How to Use Video Calling to Stay in Touch with Elderly Relatives

The coronavirus pandemic is tough for everyone. However, for those in care homes, it’s vital that we take significant steps to reduce their risk of exposure to a virus which is proving to put the elderly at greater risk. Therefore, care homes in North Devon and Somerset, across the country, and indeed the world, have taken the difficult decision to close their doors to visitors.

Understanding that isolation and loneliness in the elderly are significant concerns, it’s crucial that care homes introduce ways of facilitating greater connection with relatives and loved ones that can work despite residents not getting visits in the usual way. One way to do that is through video calling, or video conferencing. However, for a generation not familiar with the technology, it can pose some challenges.

Here we share with you our top tips for making video calling elderly individuals work effectively. This way both sides can feel confident in using video calling to replace visits for the time being.

1. Don’t make them responsible for the technology

If your relative is already familiar with the likes of Skype, then then they will feel confident. However, if an elderly resident has to use their own smart device to organise a video call for the first time, even just answering a call, then this can provoke feelings of anxiety.

Conscientious care homes should be taking charge of organising the technological side of video calls to their residents. For example, at Eastleigh, we ask that you book in a Skype call via our reception desks, and we will help your loved one using our dedicated and specially purchased devices.

This way your relative doesn’t need to focus on using a touchscreen, or navigating passwords and error messages, or knowing which buttons to press.

2. Connectivity

It’s important that you ensure you do the video call from a location where you know you have consistent and reliable internet connection. Not only will this help ensure the video call isn’t called short, it will also help to ensure there is minimal time lag between speech and facial movements displayed on the screen.

3. Planning

Plan the video call in advance; don’t simply call on the spur of the moment. Your elderly relative will have their routine, which care homes are trying to keep as normal as possible at the current time.

What’s more, if your relative is expecting a call at a certain time then they can be in position, calm and engaged, rather than caught off guard.

4. Location

Choose your own device set-up carefully. Take care to ensure that light falls evenly on your face, without being too bright or too dark. Many care home residents rely on body language and lip-reading to help them hear. This is made easier if you ensure your face is clearly displayed on the screen.

Most video calling services will allow you to test how you look on the screen. It can be worth doing this before you connect the call.

5. Number of callers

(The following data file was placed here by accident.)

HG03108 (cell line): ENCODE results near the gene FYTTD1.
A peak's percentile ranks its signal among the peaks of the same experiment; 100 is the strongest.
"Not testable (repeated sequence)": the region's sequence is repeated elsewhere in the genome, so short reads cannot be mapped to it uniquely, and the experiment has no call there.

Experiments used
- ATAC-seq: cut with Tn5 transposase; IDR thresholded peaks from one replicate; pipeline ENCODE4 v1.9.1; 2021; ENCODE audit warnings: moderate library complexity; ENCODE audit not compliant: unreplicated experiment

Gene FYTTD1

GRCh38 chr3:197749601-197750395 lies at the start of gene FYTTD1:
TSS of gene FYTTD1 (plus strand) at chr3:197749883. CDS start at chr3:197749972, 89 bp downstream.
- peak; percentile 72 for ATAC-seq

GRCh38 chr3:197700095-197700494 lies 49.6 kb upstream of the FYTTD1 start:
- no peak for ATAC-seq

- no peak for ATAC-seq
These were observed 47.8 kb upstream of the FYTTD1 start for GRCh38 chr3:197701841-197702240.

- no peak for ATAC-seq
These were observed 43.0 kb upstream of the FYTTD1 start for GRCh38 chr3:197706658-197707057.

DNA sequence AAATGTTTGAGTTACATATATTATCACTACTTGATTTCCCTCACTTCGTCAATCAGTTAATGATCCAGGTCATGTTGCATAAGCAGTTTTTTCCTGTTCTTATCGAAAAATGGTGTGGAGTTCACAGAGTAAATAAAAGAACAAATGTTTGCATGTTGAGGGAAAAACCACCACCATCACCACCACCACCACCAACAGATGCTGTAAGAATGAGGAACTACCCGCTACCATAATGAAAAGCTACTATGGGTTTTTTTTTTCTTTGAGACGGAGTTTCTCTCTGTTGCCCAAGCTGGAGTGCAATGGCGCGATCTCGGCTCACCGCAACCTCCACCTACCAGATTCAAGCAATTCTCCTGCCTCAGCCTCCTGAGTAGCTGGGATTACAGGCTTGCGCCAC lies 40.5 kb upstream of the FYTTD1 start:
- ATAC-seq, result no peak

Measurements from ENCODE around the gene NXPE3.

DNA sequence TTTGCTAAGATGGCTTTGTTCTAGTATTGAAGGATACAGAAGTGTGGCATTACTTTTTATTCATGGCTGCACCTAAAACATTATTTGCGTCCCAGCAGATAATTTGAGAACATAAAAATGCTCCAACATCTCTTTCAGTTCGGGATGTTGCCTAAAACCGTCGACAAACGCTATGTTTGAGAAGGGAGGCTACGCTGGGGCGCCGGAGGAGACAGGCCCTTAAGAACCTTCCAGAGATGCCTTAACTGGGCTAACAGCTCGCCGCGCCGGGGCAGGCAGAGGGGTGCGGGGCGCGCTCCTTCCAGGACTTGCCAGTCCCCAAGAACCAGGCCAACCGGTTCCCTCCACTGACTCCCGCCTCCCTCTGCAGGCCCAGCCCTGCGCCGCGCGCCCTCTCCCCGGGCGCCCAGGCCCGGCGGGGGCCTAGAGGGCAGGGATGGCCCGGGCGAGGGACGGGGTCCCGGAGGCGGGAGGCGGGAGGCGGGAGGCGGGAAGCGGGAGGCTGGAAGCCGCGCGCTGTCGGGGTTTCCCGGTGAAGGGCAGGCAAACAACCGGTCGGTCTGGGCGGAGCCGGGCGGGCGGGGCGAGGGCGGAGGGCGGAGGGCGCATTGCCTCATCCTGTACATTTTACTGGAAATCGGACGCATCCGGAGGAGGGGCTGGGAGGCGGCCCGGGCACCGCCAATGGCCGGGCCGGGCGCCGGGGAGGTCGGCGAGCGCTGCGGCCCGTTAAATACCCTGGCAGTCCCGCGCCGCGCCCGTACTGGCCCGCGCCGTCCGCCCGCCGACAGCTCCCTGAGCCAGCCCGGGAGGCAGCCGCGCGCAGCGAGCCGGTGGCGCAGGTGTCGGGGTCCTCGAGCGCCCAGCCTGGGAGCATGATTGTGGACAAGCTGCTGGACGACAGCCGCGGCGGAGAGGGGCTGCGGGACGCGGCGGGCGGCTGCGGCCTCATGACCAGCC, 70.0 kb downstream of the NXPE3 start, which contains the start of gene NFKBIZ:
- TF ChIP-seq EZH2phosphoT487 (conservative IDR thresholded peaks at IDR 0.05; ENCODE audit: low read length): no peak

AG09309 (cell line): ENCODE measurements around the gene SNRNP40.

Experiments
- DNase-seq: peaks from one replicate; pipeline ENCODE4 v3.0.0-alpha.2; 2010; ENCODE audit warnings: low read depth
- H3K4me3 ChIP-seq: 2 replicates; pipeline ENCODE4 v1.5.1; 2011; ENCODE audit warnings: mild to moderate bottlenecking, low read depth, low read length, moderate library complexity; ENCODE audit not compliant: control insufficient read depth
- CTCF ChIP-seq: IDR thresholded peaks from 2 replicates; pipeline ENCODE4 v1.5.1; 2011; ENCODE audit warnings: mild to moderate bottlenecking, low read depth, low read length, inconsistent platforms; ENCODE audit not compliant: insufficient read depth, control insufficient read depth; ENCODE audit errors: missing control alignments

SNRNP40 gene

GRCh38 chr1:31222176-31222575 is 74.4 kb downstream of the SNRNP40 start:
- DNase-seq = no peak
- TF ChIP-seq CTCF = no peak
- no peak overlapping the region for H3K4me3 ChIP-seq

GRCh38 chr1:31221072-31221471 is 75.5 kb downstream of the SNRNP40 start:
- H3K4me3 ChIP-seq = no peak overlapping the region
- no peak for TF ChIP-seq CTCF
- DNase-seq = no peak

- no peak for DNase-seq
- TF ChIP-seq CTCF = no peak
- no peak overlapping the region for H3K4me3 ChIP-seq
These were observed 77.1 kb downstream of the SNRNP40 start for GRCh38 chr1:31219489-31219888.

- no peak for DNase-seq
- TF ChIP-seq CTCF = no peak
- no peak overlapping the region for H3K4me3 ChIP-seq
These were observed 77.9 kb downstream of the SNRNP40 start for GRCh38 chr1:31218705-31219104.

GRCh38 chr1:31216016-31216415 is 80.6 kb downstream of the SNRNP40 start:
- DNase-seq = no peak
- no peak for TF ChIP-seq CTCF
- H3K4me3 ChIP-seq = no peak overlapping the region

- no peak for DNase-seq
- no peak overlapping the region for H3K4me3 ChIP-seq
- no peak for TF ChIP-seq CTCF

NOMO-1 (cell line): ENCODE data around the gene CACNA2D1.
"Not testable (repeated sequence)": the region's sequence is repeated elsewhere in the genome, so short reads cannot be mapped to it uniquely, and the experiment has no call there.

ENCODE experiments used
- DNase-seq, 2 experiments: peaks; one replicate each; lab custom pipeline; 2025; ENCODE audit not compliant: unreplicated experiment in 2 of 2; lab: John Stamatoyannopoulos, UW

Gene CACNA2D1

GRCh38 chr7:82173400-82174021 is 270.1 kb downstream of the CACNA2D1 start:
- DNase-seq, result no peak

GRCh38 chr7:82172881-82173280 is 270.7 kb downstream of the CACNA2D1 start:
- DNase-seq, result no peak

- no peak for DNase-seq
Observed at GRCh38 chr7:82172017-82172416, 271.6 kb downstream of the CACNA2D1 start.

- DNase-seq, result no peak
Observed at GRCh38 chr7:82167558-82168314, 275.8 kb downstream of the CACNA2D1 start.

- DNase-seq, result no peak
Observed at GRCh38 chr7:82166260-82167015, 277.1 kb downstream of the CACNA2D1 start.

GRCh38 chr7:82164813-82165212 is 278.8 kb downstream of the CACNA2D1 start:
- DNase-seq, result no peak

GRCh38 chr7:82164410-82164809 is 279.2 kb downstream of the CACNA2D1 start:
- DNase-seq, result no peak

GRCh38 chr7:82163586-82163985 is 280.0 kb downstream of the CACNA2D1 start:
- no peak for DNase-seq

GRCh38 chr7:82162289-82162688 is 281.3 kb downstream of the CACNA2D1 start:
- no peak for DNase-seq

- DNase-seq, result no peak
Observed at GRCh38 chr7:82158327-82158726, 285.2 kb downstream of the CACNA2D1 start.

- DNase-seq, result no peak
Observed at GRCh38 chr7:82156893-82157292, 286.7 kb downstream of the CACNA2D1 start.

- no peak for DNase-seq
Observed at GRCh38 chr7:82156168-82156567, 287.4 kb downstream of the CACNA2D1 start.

Whilst it may be tempting to get the whole family in on the call, this can be very bewildering for the individual on the other side. It’s difficult to distinguish who is talking and it takes a great deal of care to ensure no one is speaking over each other.

We suggest limiting the number of callers to one or two adults. However, you could perhaps take short turns, or bring on grandchildren or greatgrandchildren for a brief spell, maybe to show off some artwork.

6.     Clarity of speech

Even with the best connection, it can be harder to hear someone on video call. Make sure your microphone works well and that you are positioned close to the screen. Try to speak more slowly and clearly than usual. This will help to ensure that your loved one can hear and understand you. Remember to also pause and give them sufficient time to answer you.

7. Topics of conversation

It may be sensible, certainly for the first few times your loved one experiences video calling, to come prepared with some ideas to chat about.

There are all sorts of things you can talk about. Talk about what hobbies they are managing to continue, as well as share what you and your family have been doing. Try to limit talk about current affairs, especially in negative terms. Many elderly people are finding the current situation particularly worrying.

8. Length

We recommend short and sweet when it comes to video calls! Our residents find video calls particularly tiring compared to normal phone calls, whilst of course they appreciate seeing their family on the screen. Short calls of 10-20 minutes are best.

9. Clear hellos and goodbyes

In order to ensure your video call goes successfully, take particular care at the beginning and the end. Take more time over a hello and talk about saying goodbye, before actually ending the call. Make sure that your loved one has understood the call is about to end, that you’ll say goodbye and then leave the call. It can be helpful to ask them what they plan on doing next.

10. Be patient

Video calling may be second-nature to most of the population due to the limitations of lockdown, but for elderly care home residents it is often new. Give them time to adjust to this new way of communicating and in a short while it will work well for you both.

At Eastleigh, we’ve taken particular steps to support our care home residents in North Devon and Somerset with video calling. You can arrange to use Skype to speak with your relative between 10 am and 4 pm on weekdays, and our staff will be on hand to help them. Email the reception of their home or call us on 01769 573166.

We know that it is a worrying time for families and residents. A good care home should be doing everything they can to keep your relative safe and well. This includes helping them avoid any sense of loneliness and isolation. Video calling can help with this, but the above tips should help it to go smoothly.